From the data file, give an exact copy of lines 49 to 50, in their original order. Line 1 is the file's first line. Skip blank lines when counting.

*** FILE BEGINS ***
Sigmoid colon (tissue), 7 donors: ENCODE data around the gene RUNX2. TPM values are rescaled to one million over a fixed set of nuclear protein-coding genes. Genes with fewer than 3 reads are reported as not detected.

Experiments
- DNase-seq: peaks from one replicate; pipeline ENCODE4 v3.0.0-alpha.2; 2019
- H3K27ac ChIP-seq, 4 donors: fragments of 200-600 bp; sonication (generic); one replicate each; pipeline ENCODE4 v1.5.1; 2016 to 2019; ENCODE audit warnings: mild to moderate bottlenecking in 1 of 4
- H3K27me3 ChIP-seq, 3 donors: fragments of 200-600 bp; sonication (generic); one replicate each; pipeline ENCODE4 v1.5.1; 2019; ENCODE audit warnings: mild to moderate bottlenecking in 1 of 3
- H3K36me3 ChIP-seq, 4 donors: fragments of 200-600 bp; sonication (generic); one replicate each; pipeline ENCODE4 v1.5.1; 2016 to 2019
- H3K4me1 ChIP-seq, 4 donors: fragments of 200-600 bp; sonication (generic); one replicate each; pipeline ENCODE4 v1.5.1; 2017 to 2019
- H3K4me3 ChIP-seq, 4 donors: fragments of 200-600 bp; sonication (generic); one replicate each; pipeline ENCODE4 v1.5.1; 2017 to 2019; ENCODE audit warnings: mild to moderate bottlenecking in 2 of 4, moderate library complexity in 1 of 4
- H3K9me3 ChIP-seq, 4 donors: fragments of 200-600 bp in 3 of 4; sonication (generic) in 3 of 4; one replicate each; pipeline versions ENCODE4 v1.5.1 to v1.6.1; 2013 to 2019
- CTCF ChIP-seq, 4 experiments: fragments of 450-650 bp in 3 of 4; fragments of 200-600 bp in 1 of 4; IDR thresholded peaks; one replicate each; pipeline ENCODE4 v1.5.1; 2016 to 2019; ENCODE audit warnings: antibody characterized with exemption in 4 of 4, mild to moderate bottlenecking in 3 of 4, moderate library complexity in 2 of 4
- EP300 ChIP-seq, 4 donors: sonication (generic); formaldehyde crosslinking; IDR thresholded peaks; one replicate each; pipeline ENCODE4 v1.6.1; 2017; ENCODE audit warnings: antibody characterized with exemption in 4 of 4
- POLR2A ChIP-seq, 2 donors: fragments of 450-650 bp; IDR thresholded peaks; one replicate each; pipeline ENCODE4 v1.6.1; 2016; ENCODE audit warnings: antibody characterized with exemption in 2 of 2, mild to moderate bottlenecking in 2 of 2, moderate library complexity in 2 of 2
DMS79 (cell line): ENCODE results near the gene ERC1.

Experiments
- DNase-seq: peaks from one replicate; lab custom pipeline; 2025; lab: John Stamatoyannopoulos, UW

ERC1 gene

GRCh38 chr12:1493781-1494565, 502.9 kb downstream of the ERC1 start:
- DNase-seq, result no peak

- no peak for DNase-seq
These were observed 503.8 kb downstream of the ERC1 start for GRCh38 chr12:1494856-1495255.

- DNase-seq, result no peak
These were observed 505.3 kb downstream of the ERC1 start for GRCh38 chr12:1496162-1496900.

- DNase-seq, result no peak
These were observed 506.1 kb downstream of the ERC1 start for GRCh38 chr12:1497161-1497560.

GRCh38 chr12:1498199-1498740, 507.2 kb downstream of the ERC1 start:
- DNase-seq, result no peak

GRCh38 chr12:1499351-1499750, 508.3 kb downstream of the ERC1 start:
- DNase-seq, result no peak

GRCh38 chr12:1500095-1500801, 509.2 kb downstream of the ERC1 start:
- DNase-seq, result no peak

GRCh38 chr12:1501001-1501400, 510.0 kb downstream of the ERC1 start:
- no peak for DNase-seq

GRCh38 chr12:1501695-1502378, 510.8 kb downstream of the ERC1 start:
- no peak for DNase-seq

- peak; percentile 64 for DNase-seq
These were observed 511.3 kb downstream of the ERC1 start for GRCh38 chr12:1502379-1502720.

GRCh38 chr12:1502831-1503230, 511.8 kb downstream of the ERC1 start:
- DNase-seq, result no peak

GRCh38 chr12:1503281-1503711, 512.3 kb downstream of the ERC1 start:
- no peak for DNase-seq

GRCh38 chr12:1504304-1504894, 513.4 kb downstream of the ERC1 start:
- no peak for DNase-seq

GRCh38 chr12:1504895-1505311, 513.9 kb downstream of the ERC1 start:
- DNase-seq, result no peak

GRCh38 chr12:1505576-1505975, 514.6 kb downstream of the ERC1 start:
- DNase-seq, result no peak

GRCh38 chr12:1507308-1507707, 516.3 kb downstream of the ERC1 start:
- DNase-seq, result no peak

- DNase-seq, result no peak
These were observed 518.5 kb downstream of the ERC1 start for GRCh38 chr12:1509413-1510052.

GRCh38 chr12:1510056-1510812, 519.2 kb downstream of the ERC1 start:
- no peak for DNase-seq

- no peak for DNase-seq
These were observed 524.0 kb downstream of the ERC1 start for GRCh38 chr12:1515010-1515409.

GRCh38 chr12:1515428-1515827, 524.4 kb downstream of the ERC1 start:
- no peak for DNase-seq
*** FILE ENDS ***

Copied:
- DNase-seq, result no peak
These were observed 518.5 kb downstream of the ERC1 start for GRCh38 chr12:1509413-1510052.